5. Domestic travels – you think that you can book your domestic trips in Myanmar while comfortably seating on your sofa? Not here. I was looking for a flight from Yangon to Bagan on Edreams but there weren’t any results. Strange, I thought, or everything was sold out or I was missing a piece of the puzzle. I then checked the airline companies websites just to discover that they only display the schedules and the ticket prices but proceeding with an online purchase is not possible. This means that:
    • Or you book the ticket once you arrive in Myanmar
    • Or you find on google a travel agency that can assist you
    • Or – best solution that I discovered in loco – you can ask the hotel you are staying in to do all the arrangements for you.
  6. Internet connection – all the hotels in Yangon and some on the seaside provide a free wi-fi access which is undeniably slow but works. In Yangon you can also connect to one of the hundreds of hotspots around the town, kindly provided by MyanmarNet. All you have to do is t buy a voucher ( you will see them everywhere) and insert your credentials.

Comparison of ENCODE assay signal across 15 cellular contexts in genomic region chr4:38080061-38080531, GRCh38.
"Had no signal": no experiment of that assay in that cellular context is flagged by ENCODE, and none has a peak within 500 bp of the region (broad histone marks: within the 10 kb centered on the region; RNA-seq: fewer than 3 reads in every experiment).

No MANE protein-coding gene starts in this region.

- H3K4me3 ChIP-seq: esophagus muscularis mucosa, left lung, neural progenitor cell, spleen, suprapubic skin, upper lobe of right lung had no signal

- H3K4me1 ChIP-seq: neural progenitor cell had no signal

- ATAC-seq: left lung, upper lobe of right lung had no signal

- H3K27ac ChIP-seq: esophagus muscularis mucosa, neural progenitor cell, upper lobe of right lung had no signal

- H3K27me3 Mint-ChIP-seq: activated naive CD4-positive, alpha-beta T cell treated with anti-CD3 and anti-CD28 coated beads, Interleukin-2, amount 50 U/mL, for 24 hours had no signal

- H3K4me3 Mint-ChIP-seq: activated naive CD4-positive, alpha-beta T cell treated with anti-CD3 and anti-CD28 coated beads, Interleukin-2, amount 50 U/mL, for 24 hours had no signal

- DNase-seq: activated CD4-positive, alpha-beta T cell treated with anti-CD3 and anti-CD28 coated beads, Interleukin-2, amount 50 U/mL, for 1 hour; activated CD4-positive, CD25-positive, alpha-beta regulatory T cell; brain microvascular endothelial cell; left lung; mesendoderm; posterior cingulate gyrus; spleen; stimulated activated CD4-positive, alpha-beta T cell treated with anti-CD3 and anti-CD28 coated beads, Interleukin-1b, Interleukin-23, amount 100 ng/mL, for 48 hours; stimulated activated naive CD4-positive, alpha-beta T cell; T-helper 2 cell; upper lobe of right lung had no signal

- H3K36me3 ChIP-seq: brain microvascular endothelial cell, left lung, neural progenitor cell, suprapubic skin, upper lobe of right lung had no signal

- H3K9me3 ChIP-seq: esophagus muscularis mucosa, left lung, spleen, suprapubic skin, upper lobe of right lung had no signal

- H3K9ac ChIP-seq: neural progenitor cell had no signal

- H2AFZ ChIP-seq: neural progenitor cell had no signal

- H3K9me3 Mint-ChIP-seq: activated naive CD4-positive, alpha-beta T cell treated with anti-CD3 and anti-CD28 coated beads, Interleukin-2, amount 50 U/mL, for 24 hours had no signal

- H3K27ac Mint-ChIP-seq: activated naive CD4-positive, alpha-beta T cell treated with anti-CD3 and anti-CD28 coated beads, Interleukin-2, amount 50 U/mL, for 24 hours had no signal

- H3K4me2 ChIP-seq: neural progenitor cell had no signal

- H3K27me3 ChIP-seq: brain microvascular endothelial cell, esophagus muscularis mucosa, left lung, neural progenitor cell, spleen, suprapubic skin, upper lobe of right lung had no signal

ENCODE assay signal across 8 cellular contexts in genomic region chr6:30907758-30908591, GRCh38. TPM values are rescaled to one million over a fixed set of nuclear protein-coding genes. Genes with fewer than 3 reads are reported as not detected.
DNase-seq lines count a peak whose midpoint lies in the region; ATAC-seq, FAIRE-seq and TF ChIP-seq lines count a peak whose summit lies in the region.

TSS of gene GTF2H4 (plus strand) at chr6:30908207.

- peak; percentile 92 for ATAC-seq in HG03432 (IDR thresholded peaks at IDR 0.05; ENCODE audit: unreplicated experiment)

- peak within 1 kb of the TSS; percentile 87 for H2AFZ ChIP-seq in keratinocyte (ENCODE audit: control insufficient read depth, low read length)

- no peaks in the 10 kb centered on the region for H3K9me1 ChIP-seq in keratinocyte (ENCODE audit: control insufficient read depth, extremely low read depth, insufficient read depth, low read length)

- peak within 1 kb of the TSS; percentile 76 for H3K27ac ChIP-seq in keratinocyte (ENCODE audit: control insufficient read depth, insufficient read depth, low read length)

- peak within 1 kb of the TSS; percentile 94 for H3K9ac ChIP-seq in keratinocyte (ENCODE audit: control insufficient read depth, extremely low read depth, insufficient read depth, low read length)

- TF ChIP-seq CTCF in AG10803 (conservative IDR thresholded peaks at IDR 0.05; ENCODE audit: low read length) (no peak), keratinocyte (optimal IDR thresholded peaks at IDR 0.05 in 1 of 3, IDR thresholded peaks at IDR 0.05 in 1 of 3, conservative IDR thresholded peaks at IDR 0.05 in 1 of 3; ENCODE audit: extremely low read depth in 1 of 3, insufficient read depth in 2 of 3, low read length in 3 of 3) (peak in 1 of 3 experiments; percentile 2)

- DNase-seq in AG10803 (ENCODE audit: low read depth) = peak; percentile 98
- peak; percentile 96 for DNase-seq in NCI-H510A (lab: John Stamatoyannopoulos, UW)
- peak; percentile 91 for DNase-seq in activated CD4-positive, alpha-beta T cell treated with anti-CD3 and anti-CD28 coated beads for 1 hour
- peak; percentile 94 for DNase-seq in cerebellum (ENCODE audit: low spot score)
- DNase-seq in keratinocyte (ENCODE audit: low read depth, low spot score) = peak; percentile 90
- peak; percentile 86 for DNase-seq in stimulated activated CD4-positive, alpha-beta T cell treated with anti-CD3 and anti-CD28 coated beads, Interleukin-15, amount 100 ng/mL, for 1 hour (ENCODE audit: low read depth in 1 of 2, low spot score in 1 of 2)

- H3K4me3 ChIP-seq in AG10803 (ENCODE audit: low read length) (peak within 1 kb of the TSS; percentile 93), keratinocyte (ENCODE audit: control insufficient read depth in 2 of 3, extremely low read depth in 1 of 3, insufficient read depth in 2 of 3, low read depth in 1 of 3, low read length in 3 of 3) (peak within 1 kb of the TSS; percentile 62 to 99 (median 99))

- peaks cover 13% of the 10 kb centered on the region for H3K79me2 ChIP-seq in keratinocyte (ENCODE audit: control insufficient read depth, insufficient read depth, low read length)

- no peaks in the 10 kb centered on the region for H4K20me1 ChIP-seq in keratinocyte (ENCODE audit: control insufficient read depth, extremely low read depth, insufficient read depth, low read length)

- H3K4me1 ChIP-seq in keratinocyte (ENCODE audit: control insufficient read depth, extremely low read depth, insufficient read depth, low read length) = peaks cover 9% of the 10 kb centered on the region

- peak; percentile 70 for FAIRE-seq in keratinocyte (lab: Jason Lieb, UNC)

7. Electricity – power shortages are the common things throughout the country. In Yangon everyone has a generator so you might not even notice it. Anywhere else it might become an issue, especially if you don’t plan well the recharging schedule for your devices. And you sure don’t want to remain without a recharged iPhone to capture all the beauty around.
  8. The art of crossing the street – traffic lights for pedestrians doesn’t exist and the zebra crossing serves as a mere decoration. 200% of the cars will never interrupt their march for you even if they will stop anyway half a meter later because of the traffic congestion. In our case what works best (so far) is to:
    • Have the eyes wide open
    • Look both sides
    • Treat each lane like a separate street
    • Choose the best moment
    • Run to the next lane
    • Repeat until you reach the sidewalkYangon Traffic
  9. How to dress – Myanmar is a conservative country. You will notice that most girls wear their traditional costumes which cover the legs and the shoulders. No one will ever tell you anything if you opt for shorts but for sure you might get some unwanted attention. Even though the country is quite safe I would never show too much skin if I was a solo traveler.